Can harp music heal a diseased heart?

Here’s a cool experiment: A cardiac electrophysiologist is investigating whether you can calm a recovering heart-surgery patient by playing live harp music. A lovely story in today’s New York Times reports on a four-week study currently underway, in which harpist Alix Weisz wanders through a cardiac recovery unit in Chester, NJ, playing music — while doctors check to see if it helps regularize the patients’ heartbeats or other vital signs.

Apparently the patients dig it quite a lot; as one notes:

“When I was coming out of it, I was filled with tubes — a throat tube, an oxygen tube — and it was very hard to breathe,” Mr. Moran said. “You feel you’re going to gag. The music calmed my body and allowed me to stop thinking about what was going on. It allowed me to feel more relaxed and rested.”

Of course, doctors have long anecdotally supsected that music can help calm patients down. But as I discovered when I started Googling this a bit, there’s a ton of interesting research underway that is tentatively finding that music can help calm down even unconcious patients. Though the Times story doesn’t mention him directly, I think the Chester study is being done by Abraham Kocheril, a cardiac researcher who last year played harp music for patients under anesthesia and found that it appeared to regularize their heartbeats — making an unhealthy heart function more like a healthy one and, presumably, improving the patients’ chances on the operating table. (There’s a good CNN story about his work here.)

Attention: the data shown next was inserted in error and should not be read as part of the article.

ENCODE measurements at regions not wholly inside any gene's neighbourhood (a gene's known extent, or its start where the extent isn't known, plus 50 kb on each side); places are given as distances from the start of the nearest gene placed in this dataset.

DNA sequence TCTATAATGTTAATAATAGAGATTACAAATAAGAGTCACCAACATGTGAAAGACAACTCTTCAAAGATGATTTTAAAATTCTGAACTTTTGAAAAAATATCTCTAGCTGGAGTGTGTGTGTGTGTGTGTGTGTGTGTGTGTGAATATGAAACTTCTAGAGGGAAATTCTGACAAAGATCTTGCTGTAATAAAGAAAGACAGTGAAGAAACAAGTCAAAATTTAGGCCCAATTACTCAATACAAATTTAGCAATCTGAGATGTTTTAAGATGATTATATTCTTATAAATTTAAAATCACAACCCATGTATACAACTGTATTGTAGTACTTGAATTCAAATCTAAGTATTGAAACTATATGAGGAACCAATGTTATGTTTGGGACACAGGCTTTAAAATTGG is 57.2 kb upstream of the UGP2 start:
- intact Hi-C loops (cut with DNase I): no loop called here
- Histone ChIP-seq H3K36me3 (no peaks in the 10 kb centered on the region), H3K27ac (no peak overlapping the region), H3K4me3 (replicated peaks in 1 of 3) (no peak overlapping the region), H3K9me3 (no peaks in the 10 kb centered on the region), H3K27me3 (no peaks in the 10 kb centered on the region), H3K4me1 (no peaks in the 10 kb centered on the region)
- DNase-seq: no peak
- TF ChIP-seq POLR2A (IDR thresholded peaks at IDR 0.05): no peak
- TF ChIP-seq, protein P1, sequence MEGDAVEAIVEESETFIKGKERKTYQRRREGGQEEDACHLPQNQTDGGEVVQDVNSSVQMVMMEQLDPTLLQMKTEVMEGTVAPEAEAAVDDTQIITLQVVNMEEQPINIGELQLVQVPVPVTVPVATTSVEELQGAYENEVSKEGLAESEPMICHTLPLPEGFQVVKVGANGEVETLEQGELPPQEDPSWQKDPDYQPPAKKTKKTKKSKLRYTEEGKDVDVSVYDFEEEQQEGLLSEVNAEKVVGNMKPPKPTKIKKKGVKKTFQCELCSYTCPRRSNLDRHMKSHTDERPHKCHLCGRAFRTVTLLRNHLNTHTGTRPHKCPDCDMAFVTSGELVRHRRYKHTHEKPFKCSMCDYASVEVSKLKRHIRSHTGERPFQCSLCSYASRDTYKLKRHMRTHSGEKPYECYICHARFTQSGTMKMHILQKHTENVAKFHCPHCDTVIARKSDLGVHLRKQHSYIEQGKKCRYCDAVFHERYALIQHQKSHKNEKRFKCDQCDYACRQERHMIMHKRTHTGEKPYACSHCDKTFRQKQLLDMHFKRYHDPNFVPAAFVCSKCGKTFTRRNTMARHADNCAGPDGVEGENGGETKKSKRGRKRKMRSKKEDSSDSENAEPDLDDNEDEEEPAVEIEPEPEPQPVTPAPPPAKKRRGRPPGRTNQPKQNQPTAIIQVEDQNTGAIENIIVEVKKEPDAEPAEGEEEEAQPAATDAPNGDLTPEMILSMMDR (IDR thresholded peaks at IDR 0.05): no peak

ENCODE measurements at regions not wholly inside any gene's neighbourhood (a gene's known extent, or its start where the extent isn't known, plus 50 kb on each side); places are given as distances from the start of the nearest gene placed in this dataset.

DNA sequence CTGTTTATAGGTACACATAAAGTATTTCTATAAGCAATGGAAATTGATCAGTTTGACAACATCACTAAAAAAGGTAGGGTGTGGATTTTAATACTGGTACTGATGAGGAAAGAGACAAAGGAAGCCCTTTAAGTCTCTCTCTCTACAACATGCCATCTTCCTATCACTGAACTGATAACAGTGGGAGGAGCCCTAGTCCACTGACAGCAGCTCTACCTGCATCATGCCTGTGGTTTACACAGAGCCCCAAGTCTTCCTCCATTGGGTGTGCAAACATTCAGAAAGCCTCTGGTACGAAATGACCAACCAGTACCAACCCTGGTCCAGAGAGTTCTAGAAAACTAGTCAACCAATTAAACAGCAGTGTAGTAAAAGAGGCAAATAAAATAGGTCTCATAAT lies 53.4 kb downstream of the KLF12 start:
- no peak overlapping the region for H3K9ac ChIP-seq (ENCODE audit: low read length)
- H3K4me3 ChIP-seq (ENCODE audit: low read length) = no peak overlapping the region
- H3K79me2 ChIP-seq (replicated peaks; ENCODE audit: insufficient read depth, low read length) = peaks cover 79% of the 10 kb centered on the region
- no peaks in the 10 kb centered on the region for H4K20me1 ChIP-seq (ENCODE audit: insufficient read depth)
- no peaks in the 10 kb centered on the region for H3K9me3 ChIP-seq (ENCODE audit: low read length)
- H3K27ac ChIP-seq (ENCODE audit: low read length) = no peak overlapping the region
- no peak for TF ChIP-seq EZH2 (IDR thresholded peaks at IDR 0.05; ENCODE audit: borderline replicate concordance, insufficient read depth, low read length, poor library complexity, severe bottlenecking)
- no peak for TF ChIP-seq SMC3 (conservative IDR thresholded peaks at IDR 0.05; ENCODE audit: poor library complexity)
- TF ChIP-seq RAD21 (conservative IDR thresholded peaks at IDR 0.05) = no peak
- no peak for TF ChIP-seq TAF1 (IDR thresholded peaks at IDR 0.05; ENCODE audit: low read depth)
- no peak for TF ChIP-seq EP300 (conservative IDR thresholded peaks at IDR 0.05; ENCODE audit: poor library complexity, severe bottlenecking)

Another researcher, Harvard’s Ary Goldberg, argued that there are fractal features common to both music and the human heartbeat, and that music can help tune the heart by rebooting with healthy fractal noise — allowing it to respond with more dynamism to a bigger array of physical challenges.

(Funny side story: When I did a Google search for “‘Ary Goldberg’ music”, I noticed that the seventh link was to … Collision Detection. Wha? I hadn’t recalled ever posting about him. But when I clicked on the link I discovered that Dusty Bear, a regular commenter on this site, had namechecked Goldberger back in March when I wrote about an album of music made from the stock market.

Heh. Talk about fractal patterns, eh?)

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I'm Clive Thompson, the author of Smarter Than You Think: How Technology is Changing Our Minds for the Better (Penguin Press). You can order the book now at Amazon, Barnes and Noble, Powells, Indiebound, or through your local bookstore! I'm also a contributing writer for the New York Times Magazine and a columnist for Wired magazine. Email is here or ping me via the antiquated form of AOL IM (pomeranian99).

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